The present experiment differs from previous research in several ways: (1) we focused on judgments of products rather than on judgments of people, (2) a two-object paradigm was employed, (3) recall and judgment were measured in a choice context instead of an impression formation context, and (4) order effects were investigated in choice as well as in judgment. Moreover, the present study is a continuation of a program of research on context effects in judgment and choice (Kardes, Herr, and Marlino 1989).

Jones and Goethals (1972) suggest that judgment primacy effects are likely when new information is integrated with previously encountered information. When this continuous, online, judgment-updating process occurs, earlier information is likely to color the way subsequent information is interpreted (the change-in-meaning hypothesis). Judgment recency effects, on the other hand, are likely when new information is processed independently from earlier information (and when an attention decrement over time is unlikely). Hence, when consumers are motivated to integrate information to form a coherent overall impression of a product (an impression set), judgment primacy should occur. In contrast, when the information integration process is disrupted by instructions to memorize information (a memory set), judgment recency should occur.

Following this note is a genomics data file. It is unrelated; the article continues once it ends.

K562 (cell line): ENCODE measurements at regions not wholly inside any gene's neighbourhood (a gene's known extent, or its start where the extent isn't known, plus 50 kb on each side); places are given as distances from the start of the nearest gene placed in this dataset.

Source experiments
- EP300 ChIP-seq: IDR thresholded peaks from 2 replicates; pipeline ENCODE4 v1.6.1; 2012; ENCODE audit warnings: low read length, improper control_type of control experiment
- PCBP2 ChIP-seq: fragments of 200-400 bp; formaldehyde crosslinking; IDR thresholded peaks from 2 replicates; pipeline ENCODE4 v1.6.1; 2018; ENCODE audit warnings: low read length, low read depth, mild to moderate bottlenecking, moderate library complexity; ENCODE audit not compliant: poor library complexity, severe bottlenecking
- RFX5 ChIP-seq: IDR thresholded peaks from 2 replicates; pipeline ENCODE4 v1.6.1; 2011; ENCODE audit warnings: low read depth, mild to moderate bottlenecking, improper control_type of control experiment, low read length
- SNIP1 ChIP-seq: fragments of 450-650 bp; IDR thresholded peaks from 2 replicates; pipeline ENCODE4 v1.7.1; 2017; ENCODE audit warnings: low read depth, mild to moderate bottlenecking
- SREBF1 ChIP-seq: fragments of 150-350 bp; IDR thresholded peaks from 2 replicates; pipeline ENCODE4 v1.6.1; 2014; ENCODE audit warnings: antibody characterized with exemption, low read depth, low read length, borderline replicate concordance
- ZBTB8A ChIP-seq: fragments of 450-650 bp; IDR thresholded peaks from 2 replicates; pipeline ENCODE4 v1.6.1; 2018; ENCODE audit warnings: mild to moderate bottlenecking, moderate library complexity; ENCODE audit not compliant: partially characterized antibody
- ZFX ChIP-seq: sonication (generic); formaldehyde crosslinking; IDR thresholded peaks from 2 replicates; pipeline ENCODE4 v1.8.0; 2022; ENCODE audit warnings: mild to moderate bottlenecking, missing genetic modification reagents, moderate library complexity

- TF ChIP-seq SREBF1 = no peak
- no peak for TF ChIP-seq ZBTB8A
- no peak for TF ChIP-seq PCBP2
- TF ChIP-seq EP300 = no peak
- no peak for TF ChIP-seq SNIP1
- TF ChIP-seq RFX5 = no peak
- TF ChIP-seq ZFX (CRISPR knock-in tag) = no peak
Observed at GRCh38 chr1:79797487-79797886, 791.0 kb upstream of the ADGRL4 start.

It is unclear how a choice set should influence order effects in judgment. Choice processing is complex because it often involves integration and differentiation (Tetlock and Kim 1987). Consumers often integrate information within alternatives and differentiate (e.g., compare and contrast) information between alternatives. Tetlock's (1989) program of research has shown that when people reason about political issues in a cognitively complex fashion, they are less likely to exhibit overconfidence and other judgmental biases (e.g., Kahneman, Slovic, and Tversky 1982; Nisbett and Ross 1980). If a choice set encourages cognitively complex reasoning, and if complex reasoning reduces the magnitude of judgmental biases, then primacy and recency effects in judgment might also be diminished when choice processing occurs.

THE RELATIONSHIP BETWEEN JUDGMENT AND MEMORY